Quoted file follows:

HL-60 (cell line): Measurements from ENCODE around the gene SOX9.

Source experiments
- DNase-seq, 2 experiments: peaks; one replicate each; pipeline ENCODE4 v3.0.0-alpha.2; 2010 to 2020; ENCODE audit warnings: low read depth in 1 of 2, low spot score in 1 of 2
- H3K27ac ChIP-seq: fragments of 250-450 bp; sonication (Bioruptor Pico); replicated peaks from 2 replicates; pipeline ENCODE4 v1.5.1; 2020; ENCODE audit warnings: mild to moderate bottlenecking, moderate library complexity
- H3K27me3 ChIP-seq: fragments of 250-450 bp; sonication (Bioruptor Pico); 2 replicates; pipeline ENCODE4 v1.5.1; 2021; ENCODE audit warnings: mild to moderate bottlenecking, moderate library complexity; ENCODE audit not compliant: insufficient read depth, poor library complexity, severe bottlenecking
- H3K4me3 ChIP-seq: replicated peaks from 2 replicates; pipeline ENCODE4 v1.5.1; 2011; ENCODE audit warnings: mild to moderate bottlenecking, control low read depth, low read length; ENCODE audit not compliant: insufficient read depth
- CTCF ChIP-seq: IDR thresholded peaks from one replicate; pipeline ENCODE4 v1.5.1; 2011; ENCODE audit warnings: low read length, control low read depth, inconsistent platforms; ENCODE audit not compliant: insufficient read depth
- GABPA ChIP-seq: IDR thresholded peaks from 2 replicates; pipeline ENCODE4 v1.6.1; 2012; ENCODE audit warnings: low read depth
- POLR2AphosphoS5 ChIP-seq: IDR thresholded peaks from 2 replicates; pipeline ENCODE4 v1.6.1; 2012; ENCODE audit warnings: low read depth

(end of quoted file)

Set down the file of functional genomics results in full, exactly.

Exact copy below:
HL-60 (cell line): Measurements from ENCODE around the gene SOX9.

Source experiments
- DNase-seq, 2 experiments: peaks; one replicate each; pipeline ENCODE4 v3.0.0-alpha.2; 2010 to 2020; ENCODE audit warnings: low read depth in 1 of 2, low spot score in 1 of 2
- H3K27ac ChIP-seq: fragments of 250-450 bp; sonication (Bioruptor Pico); replicated peaks from 2 replicates; pipeline ENCODE4 v1.5.1; 2020; ENCODE audit warnings: mild to moderate bottlenecking, moderate library complexity
- H3K27me3 ChIP-seq: fragments of 250-450 bp; sonication (Bioruptor Pico); 2 replicates; pipeline ENCODE4 v1.5.1; 2021; ENCODE audit warnings: mild to moderate bottlenecking, moderate library complexity; ENCODE audit not compliant: insufficient read depth, poor library complexity, severe bottlenecking
- H3K4me3 ChIP-seq: replicated peaks from 2 replicates; pipeline ENCODE4 v1.5.1; 2011; ENCODE audit warnings: mild to moderate bottlenecking, control low read depth, low read length; ENCODE audit not compliant: insufficient read depth
- CTCF ChIP-seq: IDR thresholded peaks from one replicate; pipeline ENCODE4 v1.5.1; 2011; ENCODE audit warnings: low read length, control low read depth, inconsistent platforms; ENCODE audit not compliant: insufficient read depth
- GABPA ChIP-seq: IDR thresholded peaks from 2 replicates; pipeline ENCODE4 v1.6.1; 2012; ENCODE audit warnings: low read depth
- POLR2AphosphoS5 ChIP-seq: IDR thresholded peaks from 2 replicates; pipeline ENCODE4 v1.6.1; 2012; ENCODE audit warnings: low read depth